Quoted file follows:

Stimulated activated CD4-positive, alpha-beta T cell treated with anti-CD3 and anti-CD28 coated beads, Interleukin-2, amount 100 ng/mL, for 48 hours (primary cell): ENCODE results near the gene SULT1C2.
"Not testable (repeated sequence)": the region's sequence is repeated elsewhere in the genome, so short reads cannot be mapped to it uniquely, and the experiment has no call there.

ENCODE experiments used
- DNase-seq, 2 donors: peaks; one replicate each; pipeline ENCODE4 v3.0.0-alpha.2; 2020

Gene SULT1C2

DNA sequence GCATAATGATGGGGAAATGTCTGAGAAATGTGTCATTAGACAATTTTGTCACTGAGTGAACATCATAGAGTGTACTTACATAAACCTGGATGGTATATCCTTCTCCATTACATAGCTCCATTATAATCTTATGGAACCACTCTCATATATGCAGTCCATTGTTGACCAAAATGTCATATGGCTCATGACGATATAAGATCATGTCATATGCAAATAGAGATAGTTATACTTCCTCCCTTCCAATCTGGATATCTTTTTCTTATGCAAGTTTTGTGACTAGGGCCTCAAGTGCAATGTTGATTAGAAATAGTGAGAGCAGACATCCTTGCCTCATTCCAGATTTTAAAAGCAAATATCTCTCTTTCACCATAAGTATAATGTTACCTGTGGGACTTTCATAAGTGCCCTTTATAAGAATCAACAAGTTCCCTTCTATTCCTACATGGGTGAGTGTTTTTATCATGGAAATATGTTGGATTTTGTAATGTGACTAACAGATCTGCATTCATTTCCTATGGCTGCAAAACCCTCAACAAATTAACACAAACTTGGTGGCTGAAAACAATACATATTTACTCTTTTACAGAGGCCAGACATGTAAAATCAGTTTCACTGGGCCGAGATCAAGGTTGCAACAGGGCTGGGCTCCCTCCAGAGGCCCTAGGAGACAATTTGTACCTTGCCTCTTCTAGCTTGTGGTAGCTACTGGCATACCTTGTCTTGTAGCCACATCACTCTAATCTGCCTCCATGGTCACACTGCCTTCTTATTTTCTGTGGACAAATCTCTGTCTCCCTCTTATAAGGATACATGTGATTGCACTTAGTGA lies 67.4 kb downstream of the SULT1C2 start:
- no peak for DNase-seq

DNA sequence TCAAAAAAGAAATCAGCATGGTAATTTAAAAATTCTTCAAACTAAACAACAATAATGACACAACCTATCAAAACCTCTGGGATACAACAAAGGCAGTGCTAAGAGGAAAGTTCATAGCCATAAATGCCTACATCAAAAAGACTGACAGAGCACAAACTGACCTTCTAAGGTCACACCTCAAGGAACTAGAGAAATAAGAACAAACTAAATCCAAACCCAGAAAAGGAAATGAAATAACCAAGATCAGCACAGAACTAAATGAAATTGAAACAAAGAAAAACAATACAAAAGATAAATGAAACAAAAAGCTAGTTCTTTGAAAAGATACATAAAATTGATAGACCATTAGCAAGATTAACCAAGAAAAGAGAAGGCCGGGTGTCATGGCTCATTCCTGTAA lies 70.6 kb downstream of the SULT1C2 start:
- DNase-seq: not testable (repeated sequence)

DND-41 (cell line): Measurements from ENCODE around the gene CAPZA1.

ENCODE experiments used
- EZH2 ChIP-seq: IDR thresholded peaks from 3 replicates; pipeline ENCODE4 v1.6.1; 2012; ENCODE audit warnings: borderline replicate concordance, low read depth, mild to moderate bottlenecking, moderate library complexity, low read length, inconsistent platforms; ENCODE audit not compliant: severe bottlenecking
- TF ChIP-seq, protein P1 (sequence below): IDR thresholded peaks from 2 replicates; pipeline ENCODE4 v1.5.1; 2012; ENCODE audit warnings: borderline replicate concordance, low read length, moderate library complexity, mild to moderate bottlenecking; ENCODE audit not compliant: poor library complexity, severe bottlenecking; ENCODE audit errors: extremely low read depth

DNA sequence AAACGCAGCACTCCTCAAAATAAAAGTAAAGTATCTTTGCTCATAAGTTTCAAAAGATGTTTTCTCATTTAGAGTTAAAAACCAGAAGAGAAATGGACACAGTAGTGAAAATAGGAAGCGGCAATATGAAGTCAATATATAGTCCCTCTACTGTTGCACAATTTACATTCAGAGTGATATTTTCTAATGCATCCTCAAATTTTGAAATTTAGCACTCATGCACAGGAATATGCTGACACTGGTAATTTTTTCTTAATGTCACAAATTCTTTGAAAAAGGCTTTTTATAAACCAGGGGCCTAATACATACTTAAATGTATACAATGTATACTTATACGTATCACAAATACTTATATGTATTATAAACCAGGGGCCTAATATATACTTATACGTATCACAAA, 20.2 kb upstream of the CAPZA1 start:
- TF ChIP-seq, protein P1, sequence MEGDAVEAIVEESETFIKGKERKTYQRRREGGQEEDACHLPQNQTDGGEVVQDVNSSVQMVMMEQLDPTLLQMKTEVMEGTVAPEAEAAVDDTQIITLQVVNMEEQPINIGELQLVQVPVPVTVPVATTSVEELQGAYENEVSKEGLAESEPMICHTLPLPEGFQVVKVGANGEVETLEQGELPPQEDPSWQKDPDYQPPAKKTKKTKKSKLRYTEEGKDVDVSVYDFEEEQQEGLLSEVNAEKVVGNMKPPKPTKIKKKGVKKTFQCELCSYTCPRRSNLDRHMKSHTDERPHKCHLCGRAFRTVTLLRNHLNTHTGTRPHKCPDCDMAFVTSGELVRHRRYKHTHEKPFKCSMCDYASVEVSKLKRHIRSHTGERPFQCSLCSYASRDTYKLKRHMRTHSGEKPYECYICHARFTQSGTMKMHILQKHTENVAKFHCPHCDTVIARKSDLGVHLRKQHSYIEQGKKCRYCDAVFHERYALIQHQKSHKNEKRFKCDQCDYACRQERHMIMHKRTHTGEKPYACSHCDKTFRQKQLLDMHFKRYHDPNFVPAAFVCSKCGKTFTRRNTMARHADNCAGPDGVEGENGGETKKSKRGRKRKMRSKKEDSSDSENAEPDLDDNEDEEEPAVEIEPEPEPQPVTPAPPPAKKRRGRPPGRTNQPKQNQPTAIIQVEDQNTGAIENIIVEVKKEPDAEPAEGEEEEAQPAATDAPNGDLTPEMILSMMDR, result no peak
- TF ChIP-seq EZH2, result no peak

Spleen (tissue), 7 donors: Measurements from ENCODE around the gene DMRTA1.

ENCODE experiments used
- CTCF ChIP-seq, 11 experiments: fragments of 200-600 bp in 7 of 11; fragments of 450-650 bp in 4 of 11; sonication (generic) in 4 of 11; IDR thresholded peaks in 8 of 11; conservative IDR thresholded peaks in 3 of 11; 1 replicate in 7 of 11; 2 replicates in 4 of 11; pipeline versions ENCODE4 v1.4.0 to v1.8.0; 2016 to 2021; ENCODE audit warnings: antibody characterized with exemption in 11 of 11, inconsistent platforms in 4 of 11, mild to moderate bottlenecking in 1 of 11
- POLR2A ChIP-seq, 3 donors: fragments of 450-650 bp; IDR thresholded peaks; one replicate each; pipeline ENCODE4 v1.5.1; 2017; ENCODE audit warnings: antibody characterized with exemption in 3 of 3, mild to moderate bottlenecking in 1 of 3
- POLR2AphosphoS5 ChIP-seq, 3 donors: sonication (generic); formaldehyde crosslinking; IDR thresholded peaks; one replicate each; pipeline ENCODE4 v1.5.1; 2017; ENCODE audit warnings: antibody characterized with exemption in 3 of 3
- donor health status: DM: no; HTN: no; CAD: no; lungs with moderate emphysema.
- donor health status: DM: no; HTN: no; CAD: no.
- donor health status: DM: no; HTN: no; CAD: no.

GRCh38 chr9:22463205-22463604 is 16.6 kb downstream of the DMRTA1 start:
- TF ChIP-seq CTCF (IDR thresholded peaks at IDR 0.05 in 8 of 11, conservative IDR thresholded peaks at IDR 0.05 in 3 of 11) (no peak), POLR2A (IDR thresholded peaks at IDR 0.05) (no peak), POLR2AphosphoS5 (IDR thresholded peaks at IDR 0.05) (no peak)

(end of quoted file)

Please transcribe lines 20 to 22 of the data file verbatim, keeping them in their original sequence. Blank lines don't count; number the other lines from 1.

- POLR2A ChIP-seq, 3 donors: fragments of 450-650 bp; IDR thresholded peaks; one replicate each; pipeline ENCODE4 v1.5.1; 2017; ENCODE audit warnings: antibody characterized with exemption in 3 of 3, mild to moderate bottlenecking in 1 of 3
- POLR2AphosphoS5 ChIP-seq, 3 donors: sonication (generic); formaldehyde crosslinking; IDR thresholded peaks; one replicate each; pipeline ENCODE4 v1.5.1; 2017; ENCODE audit warnings: antibody characterized with exemption in 3 of 3
- donor health status: DM: no; HTN: no; CAD: no; lungs with moderate emphysema.